Real Money, Real Families
Forget concerns, try greenlight investing

Potential readout (cuz it’s attention-getting): “Investing is actually a huge potential green light in your life because it’s fun to be rich, not actually as hard as you think, easy to start, and doesn’t take a lot of money to get started.”

By Luke Erickson

I recently read “Greenlights,” an autobiography by actor Matthew McConaughey. By the way, am I the only one who has to Google Matthew McConaughey’s name every time I write it so that I spell it correctly? Thank goodness for Google’s search suggestions. The second I spell Matthew Mc the rest of his name just autofills and I never have to actually spell it. (Mental note, invest in Google otherwise I’ll have to learn how to spell again.)
In McConaughey’s book there are a slough of good-hearted one liners and quotes, or as he calls them, “Bumper Stickers.” One that I like a lot goes like this, “The problems we face today eventually turn into blessings in the rearview mirror of life. Yesterday’s red lights lead us to green lights today.”
In our personal financial journeys, investing is often a huge red light we’ll encounter.
For example, you might hypothetically be going about your day, come across an issue of the Idaho Family Magazine, open it up and start reading some fun stuff on how to spell Matthew McConaughey, and then get slowly sucked in and blindsided by an article on…investing!
“Red light! No fun, too hard, I don’t understand it, and I don’t have enough money anyway.”
But that was yesterday’s red light because you haven’t read this article yet. What you’ll learn in the next few paragraphs will show you that investing is actually a huge potential green light in your life because it’s fun to be rich, not actually as hard as you think, easy to start, and doesn’t take a lot of money to get started.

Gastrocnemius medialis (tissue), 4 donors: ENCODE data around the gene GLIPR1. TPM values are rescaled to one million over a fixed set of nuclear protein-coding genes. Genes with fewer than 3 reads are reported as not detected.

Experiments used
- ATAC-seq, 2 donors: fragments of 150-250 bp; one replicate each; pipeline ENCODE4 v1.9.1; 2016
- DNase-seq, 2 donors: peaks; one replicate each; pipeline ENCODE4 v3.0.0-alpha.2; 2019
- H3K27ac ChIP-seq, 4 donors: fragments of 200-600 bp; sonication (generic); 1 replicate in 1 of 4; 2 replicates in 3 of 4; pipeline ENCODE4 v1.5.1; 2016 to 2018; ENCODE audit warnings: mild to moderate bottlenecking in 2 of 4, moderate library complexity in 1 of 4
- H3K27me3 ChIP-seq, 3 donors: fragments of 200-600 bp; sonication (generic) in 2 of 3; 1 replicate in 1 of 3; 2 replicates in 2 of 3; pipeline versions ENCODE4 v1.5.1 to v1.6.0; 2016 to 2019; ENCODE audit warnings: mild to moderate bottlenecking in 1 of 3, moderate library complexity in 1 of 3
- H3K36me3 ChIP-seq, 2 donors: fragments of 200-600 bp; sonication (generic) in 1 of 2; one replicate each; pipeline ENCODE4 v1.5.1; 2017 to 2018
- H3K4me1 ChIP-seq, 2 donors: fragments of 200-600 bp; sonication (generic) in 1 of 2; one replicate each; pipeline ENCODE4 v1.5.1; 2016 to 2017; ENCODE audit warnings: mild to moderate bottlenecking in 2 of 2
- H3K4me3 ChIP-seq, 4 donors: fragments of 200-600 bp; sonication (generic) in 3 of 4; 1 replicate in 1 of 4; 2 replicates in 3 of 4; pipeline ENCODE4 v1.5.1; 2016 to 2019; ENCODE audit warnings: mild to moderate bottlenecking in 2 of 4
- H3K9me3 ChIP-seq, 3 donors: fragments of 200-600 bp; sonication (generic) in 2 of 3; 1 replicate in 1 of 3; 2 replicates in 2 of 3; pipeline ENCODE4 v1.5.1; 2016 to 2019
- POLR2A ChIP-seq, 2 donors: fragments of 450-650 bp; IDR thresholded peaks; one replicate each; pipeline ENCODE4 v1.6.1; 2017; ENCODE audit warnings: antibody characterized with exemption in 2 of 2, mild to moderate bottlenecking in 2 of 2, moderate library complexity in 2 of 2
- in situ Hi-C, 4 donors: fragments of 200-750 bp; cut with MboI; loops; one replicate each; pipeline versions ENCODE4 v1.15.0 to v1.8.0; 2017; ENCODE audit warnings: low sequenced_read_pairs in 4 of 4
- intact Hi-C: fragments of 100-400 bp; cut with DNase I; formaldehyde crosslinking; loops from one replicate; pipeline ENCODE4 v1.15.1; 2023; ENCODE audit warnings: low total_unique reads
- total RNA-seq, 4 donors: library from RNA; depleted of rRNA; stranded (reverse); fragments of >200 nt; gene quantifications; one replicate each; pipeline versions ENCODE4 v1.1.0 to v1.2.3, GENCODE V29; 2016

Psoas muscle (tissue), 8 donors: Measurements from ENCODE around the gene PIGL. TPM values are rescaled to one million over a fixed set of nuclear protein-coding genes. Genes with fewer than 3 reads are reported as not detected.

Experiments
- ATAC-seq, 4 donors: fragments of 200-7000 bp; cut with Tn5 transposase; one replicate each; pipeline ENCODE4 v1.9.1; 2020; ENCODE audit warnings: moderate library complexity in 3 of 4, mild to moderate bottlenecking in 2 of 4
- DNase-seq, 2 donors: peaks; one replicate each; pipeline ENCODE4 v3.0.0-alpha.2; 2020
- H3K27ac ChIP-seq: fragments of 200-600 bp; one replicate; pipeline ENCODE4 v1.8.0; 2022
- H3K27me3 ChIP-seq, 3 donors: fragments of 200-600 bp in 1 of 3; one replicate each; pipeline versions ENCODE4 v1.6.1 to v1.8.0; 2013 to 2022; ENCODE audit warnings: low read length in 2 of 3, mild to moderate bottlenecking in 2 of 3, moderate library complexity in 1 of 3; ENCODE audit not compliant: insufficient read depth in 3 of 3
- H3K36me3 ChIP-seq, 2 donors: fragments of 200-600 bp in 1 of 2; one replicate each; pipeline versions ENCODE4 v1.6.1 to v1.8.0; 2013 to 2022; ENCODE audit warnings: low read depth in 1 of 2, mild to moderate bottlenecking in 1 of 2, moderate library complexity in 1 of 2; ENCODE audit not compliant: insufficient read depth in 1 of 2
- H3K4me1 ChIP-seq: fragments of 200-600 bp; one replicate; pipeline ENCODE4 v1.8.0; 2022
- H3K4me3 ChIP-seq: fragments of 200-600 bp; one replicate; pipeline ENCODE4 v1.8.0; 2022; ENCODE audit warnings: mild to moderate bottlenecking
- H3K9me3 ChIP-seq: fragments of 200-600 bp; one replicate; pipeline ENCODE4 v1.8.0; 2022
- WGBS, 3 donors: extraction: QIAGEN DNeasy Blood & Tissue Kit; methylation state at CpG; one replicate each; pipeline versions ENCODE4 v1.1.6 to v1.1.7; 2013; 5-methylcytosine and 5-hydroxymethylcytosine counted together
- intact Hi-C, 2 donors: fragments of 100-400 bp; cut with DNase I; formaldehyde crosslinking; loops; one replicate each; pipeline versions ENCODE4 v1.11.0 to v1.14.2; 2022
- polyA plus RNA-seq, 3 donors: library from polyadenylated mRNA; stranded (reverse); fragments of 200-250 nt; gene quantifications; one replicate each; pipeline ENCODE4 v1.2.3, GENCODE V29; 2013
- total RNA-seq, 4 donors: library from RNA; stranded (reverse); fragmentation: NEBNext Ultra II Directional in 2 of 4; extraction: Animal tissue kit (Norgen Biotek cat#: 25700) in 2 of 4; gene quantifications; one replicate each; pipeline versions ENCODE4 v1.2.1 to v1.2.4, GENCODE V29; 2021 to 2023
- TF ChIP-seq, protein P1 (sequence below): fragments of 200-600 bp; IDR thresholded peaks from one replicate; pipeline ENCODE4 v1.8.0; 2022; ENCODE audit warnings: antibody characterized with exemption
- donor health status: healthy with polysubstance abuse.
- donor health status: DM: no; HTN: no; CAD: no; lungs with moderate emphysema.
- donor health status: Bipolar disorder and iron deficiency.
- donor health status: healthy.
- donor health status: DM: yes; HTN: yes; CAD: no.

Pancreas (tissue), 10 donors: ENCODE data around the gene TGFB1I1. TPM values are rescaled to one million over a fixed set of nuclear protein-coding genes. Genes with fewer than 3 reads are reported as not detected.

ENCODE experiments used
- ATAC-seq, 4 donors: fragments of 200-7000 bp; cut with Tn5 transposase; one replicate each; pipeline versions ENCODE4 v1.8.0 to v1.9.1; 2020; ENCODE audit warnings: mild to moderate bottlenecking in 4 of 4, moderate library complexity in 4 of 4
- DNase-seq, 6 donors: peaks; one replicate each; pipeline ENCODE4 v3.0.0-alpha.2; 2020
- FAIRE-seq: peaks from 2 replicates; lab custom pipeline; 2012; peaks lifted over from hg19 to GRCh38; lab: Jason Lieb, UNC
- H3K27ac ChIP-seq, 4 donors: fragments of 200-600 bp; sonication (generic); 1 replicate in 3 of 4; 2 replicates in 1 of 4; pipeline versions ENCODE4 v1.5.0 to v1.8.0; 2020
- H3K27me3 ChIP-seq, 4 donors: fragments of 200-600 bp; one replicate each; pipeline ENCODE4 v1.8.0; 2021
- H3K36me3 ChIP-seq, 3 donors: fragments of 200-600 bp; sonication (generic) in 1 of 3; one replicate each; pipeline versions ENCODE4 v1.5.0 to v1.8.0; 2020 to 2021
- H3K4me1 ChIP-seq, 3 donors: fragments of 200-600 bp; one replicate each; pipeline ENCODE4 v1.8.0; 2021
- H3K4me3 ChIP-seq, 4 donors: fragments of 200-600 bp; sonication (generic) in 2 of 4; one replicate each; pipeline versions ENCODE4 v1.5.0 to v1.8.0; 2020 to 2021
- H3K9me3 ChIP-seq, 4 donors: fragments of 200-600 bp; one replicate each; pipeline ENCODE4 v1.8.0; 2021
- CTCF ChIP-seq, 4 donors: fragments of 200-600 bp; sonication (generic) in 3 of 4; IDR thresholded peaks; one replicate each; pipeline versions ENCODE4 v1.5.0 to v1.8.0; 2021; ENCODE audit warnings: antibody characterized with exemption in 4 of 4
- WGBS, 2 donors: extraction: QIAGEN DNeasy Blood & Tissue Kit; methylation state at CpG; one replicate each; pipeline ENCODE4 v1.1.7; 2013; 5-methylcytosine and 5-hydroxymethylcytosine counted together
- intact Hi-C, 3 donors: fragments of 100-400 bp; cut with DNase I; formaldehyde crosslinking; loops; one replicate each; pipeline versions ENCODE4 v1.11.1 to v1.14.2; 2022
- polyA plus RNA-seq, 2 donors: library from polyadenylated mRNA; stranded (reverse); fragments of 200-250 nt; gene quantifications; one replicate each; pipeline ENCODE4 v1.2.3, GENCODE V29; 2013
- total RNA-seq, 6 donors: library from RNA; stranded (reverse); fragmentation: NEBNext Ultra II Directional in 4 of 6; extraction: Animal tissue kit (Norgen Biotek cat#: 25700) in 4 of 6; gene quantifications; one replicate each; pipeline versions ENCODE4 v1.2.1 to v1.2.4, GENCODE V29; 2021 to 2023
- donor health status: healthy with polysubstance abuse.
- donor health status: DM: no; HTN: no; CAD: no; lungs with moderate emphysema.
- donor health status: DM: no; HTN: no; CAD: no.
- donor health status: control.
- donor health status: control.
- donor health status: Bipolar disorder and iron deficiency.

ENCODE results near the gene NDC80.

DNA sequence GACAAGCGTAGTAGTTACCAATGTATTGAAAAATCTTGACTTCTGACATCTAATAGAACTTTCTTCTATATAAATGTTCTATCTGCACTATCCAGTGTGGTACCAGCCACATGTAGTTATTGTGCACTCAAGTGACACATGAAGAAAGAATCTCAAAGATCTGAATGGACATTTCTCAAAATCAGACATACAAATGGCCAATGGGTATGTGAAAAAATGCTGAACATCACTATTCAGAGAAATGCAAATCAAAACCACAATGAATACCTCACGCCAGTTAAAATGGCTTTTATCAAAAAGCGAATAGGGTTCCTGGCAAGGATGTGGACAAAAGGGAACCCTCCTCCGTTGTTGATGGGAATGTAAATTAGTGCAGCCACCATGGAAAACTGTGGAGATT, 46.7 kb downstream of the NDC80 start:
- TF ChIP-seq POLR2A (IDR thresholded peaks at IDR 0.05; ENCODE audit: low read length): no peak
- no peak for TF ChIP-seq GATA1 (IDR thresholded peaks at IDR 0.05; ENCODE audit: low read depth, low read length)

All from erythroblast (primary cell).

First concern: Investing is no fun.
Can you keep a secret? I’m a finance professor and I don’t think investing is all that fun either. Sure, I work with people who can’t get enough of it. I understand the power and potential of it. But I don’t want to spend my hobby time reading about the stock market or keeping up with the latest market trends. It’s an essential piece of a successful personal finance plan, but it’s not all that exciting to me and I don’t want to give up much of my fun time to do it. If you do? More power to you. If not, there’s still hope for you! Lots of it, because it’s not only possible, but likely that you’ll do very well in the market without a lot of homework on your part. – “Greenlight!”
Second concern: It’s too hard.
Investing in something means you either own part of it (like a stock) or gave it a loan (like a bond). You can buy shares of your favorite companies, which means you can actually own a tiny part of that company. Love Coke? Buy a share. Love Disney? Apple? Tesla? Buy shares of those too. If you believe in their products and especially if you buy them yourself, it’s a great place to start. And once you become a part owner of a company you love, you can take some pride in that fact.